Are there other inefficient queries with access to this table? The left pane of the Table Tuning Advisor page shows other inefficient queries, ranked by relative workload, accessing the "customer" table. Pay attention to the queries near the top of this list because they cause more workload against the table. Conversely, you should not spend as much time on queries near the bottom with small relative workloads. Sometimes, a small adjustment like an added or modified index can make a big difference for many inefficient queries.

 

How many indexes currently exist on the table, and how are they designed? Toward the bottom of the Table Tuning Advisor page, the current indexes and their columns are shown along with information about statistics and usage. Other table and index metadata is displayed after a real-time query to reflect the most up-to-date information. This is important for several reasons:

  • Is the data churn for the table high? If so, this means insert/update/delete activity is high and a new index could cause more harm than good.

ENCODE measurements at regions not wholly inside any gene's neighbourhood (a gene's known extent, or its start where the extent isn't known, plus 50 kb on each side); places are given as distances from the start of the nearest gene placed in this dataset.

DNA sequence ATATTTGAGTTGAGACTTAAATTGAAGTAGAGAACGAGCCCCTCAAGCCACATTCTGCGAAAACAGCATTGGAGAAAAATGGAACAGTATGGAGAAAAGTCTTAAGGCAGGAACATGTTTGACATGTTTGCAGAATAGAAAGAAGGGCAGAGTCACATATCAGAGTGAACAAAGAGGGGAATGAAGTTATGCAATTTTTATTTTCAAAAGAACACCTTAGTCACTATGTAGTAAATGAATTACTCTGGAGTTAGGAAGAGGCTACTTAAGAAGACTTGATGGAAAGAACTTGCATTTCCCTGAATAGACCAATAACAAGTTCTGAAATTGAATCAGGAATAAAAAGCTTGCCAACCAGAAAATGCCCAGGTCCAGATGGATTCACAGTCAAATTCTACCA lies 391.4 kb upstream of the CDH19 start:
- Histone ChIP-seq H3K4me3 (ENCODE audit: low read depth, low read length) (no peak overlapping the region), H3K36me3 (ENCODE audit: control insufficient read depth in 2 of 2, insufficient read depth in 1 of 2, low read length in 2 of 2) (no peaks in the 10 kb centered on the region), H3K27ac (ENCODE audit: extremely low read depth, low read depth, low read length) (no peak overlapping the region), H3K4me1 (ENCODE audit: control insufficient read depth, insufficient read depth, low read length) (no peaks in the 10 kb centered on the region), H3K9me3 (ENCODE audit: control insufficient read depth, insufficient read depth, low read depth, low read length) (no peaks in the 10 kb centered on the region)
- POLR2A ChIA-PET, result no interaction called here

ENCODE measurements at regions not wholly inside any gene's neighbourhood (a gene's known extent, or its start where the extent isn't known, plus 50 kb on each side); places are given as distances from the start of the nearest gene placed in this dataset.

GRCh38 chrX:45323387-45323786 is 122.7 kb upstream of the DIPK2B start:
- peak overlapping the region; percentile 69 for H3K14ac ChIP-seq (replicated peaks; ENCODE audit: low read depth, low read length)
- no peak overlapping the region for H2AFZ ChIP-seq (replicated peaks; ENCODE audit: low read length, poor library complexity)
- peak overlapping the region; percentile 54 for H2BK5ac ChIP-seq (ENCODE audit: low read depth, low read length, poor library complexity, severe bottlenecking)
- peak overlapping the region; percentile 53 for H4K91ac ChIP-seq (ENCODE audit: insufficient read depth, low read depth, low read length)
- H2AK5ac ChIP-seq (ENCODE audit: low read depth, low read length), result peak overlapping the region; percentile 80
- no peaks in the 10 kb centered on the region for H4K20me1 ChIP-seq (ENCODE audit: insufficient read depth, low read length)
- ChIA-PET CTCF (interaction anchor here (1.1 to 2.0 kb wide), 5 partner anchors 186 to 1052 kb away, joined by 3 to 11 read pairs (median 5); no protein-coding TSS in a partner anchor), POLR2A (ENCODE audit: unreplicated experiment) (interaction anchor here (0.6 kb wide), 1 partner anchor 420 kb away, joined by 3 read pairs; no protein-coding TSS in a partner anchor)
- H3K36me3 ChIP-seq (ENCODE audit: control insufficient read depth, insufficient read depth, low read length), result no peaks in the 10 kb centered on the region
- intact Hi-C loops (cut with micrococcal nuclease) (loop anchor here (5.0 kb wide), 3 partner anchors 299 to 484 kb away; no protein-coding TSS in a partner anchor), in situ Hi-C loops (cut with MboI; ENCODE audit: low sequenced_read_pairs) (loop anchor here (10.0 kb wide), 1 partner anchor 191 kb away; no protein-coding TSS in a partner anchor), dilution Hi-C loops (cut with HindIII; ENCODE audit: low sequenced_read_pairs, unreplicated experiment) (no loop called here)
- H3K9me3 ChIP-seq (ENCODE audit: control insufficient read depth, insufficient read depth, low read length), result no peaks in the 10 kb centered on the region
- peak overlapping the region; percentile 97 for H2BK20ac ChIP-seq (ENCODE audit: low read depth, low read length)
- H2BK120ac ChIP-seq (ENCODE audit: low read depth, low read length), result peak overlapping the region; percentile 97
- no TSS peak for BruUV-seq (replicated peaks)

• Is there an existing index containing the column called out in the predicate that could help? Can the index be modified to benefit this query versus creating a new index?
  • Were optimizer statistics generated recently? If not, and churn is high, updating the statistics for the table may be a good first step.
  • Are indexes bloated? If they are and scans are performed against them, check the health of the vacuuming process.

            

What did you find?

Our development team uses DPA to help make sure our code performs well. When using the Table Tuning Advisor, it pointed them to a problematic set of tables. Within a few hours, they tuned the queries with a simple rewrite and saved hours of database time every night during the cleaning process. If you find interesting stories in your environment, let us know by leaving comments on this blog post.

We would love to hear feedback about the following:

  • Does this improve your workflow when tuning a query? How much time does it save you?
  • Are there tuning questions the page does not answer?
  • Is all of the assembled data important to you when tuning?

What's next?

If you don't see the features you've been wanting in this release, check out the What We Are Working On for DPA post for what our dedicated database nerds are already looking at. If you don't see everything you've been wishing for there, add it to the Database Performance Analyzer Feature Requests.